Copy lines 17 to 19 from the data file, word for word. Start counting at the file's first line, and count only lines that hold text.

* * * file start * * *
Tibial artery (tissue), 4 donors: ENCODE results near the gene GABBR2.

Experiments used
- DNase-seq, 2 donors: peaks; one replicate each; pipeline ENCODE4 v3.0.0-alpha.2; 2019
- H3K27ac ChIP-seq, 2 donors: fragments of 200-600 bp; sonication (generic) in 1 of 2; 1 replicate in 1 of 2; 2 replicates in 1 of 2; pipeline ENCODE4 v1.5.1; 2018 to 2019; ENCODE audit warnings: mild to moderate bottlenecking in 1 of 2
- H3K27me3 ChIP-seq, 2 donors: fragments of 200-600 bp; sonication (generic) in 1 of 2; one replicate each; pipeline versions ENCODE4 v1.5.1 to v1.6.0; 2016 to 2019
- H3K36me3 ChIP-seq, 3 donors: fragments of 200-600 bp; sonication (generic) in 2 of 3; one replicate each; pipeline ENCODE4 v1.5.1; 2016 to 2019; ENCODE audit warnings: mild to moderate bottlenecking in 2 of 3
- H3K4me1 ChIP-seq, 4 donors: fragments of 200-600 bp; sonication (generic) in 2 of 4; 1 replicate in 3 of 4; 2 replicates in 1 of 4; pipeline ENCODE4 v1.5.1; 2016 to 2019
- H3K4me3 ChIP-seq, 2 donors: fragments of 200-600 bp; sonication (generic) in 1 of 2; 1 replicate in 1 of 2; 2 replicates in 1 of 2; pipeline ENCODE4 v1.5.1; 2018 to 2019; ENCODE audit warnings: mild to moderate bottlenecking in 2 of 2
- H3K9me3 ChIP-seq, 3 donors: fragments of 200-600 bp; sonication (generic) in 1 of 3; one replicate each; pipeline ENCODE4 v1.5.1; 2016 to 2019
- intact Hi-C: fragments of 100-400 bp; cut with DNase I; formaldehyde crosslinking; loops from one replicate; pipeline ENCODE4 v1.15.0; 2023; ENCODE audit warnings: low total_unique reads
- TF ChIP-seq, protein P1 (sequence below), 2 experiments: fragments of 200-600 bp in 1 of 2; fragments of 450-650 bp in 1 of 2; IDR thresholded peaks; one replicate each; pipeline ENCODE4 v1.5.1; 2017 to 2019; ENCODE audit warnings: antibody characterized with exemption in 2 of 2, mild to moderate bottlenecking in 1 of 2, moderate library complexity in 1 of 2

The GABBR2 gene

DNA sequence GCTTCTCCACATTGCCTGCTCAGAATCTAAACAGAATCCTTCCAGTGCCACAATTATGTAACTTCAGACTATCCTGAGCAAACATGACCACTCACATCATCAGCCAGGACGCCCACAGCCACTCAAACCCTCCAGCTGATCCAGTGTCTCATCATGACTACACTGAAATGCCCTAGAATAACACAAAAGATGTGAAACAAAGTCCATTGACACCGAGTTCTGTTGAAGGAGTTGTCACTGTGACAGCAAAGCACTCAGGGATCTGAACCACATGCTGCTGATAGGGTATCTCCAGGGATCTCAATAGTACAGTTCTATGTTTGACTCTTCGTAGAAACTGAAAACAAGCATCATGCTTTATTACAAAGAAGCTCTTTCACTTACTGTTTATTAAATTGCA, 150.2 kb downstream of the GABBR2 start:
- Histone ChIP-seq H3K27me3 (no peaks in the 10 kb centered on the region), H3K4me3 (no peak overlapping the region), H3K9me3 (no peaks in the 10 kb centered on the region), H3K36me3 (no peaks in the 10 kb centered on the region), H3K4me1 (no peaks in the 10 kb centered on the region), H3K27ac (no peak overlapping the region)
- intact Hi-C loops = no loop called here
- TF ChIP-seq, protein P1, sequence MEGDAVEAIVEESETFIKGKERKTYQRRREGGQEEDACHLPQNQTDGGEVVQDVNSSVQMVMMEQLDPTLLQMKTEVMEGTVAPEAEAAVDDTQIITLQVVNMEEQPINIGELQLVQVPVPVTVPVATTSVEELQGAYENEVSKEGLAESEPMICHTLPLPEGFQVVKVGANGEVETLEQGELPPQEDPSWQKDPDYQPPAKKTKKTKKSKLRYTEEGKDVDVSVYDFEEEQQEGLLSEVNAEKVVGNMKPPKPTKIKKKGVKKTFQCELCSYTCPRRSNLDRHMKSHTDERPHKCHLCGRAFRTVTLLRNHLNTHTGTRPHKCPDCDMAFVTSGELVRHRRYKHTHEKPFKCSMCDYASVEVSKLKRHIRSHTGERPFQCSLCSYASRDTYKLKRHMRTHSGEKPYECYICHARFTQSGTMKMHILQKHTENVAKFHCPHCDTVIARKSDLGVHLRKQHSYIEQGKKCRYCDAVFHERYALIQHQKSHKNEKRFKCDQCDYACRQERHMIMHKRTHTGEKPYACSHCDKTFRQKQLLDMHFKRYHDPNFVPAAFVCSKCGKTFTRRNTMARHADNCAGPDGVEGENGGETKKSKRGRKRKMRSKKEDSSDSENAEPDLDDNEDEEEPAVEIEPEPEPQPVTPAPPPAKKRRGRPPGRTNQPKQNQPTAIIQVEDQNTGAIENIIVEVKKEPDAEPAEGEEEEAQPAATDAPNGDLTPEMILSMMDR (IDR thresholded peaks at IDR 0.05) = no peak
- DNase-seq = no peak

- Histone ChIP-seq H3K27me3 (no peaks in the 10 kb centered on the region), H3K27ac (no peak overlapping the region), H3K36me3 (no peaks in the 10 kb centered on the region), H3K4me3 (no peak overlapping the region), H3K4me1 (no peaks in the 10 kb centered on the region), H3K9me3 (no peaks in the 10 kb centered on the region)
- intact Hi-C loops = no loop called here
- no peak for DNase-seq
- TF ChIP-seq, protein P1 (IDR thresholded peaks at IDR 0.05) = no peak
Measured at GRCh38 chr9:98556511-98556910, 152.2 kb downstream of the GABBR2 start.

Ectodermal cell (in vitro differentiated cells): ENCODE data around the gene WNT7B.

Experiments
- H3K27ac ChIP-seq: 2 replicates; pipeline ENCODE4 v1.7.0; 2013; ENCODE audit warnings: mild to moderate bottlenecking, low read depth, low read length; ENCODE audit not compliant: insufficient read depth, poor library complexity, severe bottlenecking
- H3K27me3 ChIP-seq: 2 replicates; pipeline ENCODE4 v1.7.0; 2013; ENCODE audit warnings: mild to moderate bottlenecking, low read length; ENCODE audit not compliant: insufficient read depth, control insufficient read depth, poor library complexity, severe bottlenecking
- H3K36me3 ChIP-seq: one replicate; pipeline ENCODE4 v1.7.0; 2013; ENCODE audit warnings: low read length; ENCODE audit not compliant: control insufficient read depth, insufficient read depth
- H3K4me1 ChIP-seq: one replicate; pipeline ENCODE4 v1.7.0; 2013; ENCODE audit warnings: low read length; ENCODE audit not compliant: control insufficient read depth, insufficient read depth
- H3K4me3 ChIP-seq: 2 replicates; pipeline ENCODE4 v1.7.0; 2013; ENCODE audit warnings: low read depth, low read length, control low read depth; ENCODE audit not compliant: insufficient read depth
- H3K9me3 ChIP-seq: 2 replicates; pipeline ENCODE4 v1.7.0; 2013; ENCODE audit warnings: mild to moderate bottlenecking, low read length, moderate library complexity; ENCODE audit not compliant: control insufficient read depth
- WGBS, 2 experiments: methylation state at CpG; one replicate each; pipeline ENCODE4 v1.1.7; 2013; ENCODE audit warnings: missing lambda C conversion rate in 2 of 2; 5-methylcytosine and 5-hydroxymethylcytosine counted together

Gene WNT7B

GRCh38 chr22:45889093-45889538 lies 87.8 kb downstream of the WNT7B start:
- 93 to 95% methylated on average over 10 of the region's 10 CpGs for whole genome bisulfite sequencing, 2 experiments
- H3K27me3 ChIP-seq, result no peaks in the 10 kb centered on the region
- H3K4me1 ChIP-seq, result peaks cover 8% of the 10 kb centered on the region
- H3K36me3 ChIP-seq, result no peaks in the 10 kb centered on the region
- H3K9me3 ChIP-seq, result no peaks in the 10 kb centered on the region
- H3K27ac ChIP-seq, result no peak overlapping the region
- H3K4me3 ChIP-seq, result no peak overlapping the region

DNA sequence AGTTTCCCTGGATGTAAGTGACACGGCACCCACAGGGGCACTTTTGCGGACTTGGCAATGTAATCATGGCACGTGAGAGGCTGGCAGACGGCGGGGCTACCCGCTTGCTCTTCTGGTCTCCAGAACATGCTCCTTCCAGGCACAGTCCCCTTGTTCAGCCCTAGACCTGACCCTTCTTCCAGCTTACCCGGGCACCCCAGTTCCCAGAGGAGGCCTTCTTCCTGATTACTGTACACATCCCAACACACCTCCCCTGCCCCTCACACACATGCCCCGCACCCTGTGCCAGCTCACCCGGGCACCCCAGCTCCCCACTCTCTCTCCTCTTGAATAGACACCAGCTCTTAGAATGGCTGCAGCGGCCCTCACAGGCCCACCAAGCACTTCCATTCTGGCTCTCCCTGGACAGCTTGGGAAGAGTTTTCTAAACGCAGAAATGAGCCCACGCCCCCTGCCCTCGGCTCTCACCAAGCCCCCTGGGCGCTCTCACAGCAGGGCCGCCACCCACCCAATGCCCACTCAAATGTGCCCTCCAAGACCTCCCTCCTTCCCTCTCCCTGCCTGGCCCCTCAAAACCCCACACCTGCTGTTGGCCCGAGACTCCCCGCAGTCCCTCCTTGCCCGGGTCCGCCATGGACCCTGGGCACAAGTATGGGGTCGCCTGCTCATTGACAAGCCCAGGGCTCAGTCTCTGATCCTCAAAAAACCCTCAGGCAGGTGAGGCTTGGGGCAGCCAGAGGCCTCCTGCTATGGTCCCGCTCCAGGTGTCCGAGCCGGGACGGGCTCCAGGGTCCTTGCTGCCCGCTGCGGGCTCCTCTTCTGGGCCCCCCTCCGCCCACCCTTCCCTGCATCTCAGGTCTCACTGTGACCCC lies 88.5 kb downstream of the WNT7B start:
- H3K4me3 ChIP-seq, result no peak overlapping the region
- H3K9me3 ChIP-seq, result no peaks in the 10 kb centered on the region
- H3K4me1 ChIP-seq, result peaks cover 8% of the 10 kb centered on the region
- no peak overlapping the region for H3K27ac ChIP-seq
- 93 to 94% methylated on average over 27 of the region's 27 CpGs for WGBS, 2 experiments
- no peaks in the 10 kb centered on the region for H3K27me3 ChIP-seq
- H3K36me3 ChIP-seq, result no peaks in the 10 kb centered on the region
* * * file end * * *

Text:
- DNase-seq = no peak

- Histone ChIP-seq H3K27me3 (no peaks in the 10 kb centered on the region), H3K27ac (no peak overlapping the region), H3K36me3 (no peaks in the 10 kb centered on the region), H3K4me3 (no peak overlapping the region), H3K4me1 (no peaks in the 10 kb centered on the region), H3K9me3 (no peaks in the 10 kb centered on the region)
- intact Hi-C loops = no loop called here